Television Shows Can Help Public Learn about Health Care
Movies and television shows that depict mental illness can help the public learn that condition is treatable, Surgeon General David Satcher said during a symposium sponsored by the Entertainment Industries Council. The symposium, held yesterday, featured clips from the televisions shows "ER," "The West Wing," "Judging Amy," "Seventh Heaven" and "Law & Order: Special Victims Unit." Satcher said that producers of such shows have "a greater ability to disseminate information and attitudes than we (health workers) do alone." Actress Sally Field, who recently portrayed a character with manic depression on "ER", former "ER" Executive Producer Neal Baer and Dr. Kay Jamison, psychiatry professor at Johns Hopkins School of Medicine also participated in the symposium. Baer said that Field's "ER" role allowed viewers to learn about bipolar disorder. However, Satcher noted that the media has "largely ignored" teen suicide. He said, "Suicide is very much a silent public health issue." But Baer said, "We don't want to put on a story to romanticize suicide. There are many reports of people being susceptible to what they have seen on TV" (Harrigan, AP/Contra Costa Times, 1/11).
Television viewers "are interested in health-related story lines, and some learn about health topics and have been motivated to seek additional health information," a Kaiser Family Foundation study in the latest Health Affairs found. The study surveyed more than 3,500 viewers of "ER" between March 1997 and April 2000 to determine what health information viewers learned and retained, as well as viewer's interest in health-related story lines. Researchers singled out two episodes, one that featured a three-minute vignette on emergency contraception, which aired in 1997, and one "short vignette" on human papillomavirus that aired in 2000. In both instances, viewers' awareness of the topics increased after viewing the episodes, but that knowledge was not retained over time. In a second part of the study, researchers compared respondents' interest in health-related story lines to their interest in other story lines, such as those about characters' relationships, and found slightly more viewers said they were "very interested" in health-related plots. For example during the 1997-1998 season, slightly more viewers were "very interested" in a story about Jeanie Boulet, a physician assistant infected with HIV, than were "very interested" in a relationship between Dr. Doug Ross and nurse Carol Hathaway. Overall, the study notes that 54% of regular viewers indicated that they "were happy" with the amount of health-related story lines, and 40% said they would like to see "even more health issues addressed." Fifty-one percent of viewers said that they had discussed with family members and friends health issues addressed on the show and nearly 34% said that they had received information from the show that helped them make health care decisions. Twenty-three percent of viewers said that they had consulted additional sources to find more information about a specific issue that the show addressed. From these results, the study surmises, "Dramatically depicting health-related issues through entertainment television may be a mechanism to inform the public about health topics." However, the study recommends "try[ing] to make the content as accurate as possible and ... tak[ing] advantage of opportunities to convey public health messages that can improve health and sometimes save lives" (Brodie et al, "Communicating Health Information through the Entertainment Media," Health Affairs, January/February 2001 issue). The full text of this study is available on the Health Affairs Web site,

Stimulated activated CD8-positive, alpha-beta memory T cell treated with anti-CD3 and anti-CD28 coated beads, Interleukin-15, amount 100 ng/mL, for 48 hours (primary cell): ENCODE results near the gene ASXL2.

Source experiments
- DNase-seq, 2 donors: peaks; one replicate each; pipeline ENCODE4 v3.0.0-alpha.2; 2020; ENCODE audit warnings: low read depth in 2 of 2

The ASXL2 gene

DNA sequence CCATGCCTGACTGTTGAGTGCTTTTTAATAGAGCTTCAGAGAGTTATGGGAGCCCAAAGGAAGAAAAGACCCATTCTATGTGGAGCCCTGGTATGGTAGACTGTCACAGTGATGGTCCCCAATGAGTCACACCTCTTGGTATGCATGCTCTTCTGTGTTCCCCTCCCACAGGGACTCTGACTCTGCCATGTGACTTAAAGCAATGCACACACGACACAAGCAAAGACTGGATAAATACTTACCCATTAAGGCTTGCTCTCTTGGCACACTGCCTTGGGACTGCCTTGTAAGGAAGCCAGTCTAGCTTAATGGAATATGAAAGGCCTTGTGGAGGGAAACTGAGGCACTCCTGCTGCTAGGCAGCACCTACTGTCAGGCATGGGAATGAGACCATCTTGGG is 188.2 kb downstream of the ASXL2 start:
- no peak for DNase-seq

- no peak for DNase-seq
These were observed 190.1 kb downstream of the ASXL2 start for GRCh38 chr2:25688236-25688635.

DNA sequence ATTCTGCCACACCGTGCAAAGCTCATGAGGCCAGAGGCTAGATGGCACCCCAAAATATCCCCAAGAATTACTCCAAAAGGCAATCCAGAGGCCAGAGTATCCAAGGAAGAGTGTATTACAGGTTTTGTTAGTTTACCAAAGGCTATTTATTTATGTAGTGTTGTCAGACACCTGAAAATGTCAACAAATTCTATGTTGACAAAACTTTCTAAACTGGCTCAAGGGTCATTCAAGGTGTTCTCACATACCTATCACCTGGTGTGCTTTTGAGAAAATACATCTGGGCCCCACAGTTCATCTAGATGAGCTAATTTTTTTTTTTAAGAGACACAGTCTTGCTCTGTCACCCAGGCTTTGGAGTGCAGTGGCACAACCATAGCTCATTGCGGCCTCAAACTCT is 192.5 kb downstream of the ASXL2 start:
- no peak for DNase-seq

http://www.healthaffairs.org in both Real Page and PDF formats.